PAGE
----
Taste bud(Redirected from Taste buds)
Taste buds contain the taste receptor cells, which are also known as gustatory cells. The taste receptors are located around the small structures known as papillae found on the upper surface of the tongue, soft palate, upper esophagus, the cheek, and epiglottis. These structures are involved in detecting the five elements of taste perception: salty, sour, bitter, sweet and umami. A popular myth assigns these different tastes to different regions of the tongue; in reality these tastes can be detected by any area of the tongue. Via small openings in the tongue epithelium, called taste pores, parts of the food dissolved in saliva come into contact with the taste receptors. These are located on top of the taste receptor cells that constitute the taste buds. The taste receptor cells send information detected by clusters of various receptors and ion channels to the gustatory areas of the brain via the seventh, ninth and tenth cranial nerves.
Taste buds are small structures present within the papillae of the tongue
|Anatomical terms of microanatomy|
On average, the human tongue has 2,000–8,000 taste buds.
Types of papillaeEdit
The taste buds on the tongue sit on raised protrusions of the tongue surface called papillae. There are three types of lingual papillae that contain taste buds present on the human tongue:
- Fungiform papillae - as the name suggests, these are slightly mushroom-shaped if looked at in longitudinal section. These are present mostly at the dorsal surface of the tongue, as well as at the sides. Innervated by facial nerve.
- Foliate papillae - these are ridges and grooves towards the posterior part of the tongue found at the lateral borders. Innervated by facial nerve (anterior papillae) and glossopharyngeal nerve (posterior papillae).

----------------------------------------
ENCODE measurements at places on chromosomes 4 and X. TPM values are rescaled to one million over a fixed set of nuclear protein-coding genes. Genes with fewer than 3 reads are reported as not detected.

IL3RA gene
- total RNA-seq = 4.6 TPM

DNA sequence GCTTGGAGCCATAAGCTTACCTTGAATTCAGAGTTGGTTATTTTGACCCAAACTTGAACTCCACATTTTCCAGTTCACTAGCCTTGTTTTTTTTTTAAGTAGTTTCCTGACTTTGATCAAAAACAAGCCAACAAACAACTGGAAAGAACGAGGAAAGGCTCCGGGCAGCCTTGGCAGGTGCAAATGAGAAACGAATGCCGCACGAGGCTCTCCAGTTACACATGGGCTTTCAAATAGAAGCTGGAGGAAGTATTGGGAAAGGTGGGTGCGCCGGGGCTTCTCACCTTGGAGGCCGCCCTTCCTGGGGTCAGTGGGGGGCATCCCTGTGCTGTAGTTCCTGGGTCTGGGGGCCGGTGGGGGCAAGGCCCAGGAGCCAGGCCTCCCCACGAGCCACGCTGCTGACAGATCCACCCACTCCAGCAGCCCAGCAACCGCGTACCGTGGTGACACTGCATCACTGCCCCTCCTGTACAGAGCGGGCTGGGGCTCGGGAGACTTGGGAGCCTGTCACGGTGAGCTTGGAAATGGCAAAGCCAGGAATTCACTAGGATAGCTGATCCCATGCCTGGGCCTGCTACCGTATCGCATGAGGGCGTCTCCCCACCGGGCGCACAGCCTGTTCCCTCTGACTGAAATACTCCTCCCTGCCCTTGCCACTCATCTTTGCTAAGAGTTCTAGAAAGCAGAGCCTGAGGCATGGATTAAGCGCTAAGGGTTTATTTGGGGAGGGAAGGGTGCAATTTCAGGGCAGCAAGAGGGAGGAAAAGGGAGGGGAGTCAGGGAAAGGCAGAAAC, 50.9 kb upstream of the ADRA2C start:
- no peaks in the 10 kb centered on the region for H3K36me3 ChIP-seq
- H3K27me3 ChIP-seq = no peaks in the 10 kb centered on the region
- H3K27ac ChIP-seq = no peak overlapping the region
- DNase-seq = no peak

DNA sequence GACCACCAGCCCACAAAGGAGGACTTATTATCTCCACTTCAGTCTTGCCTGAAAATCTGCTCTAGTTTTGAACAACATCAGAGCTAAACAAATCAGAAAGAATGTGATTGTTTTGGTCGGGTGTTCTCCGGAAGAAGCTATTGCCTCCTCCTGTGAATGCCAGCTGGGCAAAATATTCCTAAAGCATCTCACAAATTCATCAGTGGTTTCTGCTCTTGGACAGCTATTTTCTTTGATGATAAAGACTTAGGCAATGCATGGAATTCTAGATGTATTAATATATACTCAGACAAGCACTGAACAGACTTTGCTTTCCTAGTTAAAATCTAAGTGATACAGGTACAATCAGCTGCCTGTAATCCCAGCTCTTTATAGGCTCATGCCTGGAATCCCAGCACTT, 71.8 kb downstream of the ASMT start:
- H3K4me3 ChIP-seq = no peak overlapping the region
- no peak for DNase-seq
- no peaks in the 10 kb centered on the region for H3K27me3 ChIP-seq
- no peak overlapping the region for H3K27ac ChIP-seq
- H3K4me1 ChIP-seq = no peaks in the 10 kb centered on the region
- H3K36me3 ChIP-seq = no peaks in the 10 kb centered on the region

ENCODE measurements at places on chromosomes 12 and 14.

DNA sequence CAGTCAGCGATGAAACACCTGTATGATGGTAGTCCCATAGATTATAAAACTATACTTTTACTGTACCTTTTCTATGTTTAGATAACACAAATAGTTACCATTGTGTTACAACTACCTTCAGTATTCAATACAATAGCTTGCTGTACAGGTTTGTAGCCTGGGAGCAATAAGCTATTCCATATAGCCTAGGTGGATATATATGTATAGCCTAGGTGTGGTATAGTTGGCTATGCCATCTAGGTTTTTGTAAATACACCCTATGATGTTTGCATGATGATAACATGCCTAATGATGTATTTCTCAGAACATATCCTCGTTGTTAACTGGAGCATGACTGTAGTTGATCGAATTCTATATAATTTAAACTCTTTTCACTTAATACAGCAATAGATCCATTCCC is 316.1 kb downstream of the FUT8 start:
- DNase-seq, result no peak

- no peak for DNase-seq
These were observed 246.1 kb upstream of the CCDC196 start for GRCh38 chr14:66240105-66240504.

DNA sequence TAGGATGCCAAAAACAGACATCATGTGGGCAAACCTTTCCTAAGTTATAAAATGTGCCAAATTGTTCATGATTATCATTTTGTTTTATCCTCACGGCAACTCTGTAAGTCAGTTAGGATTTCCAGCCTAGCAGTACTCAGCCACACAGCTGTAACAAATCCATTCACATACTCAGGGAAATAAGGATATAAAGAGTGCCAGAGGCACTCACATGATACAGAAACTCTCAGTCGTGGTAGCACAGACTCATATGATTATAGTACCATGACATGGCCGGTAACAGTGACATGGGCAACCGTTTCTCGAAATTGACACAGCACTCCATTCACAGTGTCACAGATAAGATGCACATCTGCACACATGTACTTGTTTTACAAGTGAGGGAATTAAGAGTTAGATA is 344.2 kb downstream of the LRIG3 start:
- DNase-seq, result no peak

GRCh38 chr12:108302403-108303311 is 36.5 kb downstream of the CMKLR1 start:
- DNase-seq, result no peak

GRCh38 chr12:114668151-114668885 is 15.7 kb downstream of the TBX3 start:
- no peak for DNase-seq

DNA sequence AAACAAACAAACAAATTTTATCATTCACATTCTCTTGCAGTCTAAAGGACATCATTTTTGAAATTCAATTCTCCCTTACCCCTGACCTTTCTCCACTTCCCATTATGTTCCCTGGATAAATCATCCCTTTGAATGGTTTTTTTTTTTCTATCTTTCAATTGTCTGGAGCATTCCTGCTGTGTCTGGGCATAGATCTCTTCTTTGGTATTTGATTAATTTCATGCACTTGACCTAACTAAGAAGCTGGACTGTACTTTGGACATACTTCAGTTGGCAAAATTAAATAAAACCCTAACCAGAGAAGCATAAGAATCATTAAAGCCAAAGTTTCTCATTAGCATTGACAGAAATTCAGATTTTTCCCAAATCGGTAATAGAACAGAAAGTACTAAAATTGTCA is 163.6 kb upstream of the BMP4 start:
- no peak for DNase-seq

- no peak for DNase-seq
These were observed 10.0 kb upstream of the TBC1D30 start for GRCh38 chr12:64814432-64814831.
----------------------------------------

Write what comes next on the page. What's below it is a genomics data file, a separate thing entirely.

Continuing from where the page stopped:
- Circumvallate papillae - there are only about 10 to 14 of these papillae on most people, and they are present at the back of the oral part of the tongue. They are arranged in a circular-shaped row just in front of the sulcus terminalis of the tongue. They are associated with ducts of Von Ebner's glands, and are innervated by the glossopharyngeal nerve.
The fourth type of papillae the filiform papillae are the most numerous but do not contain taste buds. They are characterized by increased keratinisation and are involved in the mechanical aspect of providing abrasion.
Salt, sweet, sour and umami tastes causes depolarization of the taste cells, although different mechanisms are applied.
Bitter causes an internal release of Ca2+, no external Ca2+ is required.
The bud is formed by two kinds of cells: supporting cells and gustatory cells.
The supporting (sustentacular cells) are mostly arranged like the staves of a cask, and form an outer envelope for the bud. Some, however, are found in the interior of the bud between the gustatory cells.
The gustatory (taste) cells, a chemoreceptor, occupy the central portion of the bud; they are spindle-shaped, and each possesses a large spherical nucleus near the middle of the cell.
The peripheral end of the cell terminates at the gustatory pore in a fine hair filament, the gustatory hair.
The nerve fibrils after losing their medullary sheaths enter the taste bud, and end in fine extremities between the gustatory cells; other nerve fibrils ramify between the supporting cells and terminate in fine extremities; these, however, are believed to be nerves of ordinary sensation and not gustatory.
The average life of a taste bud is 10 days.
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- Taste Perception: Cracking the Code
- Scientists Explore the Workings of Taste Buds from National Public Radio's Talk of the Nation, July 22, 2005
- http://kidshealth.org/kid/talk/qa/taste_buds.html For kids about taste buds!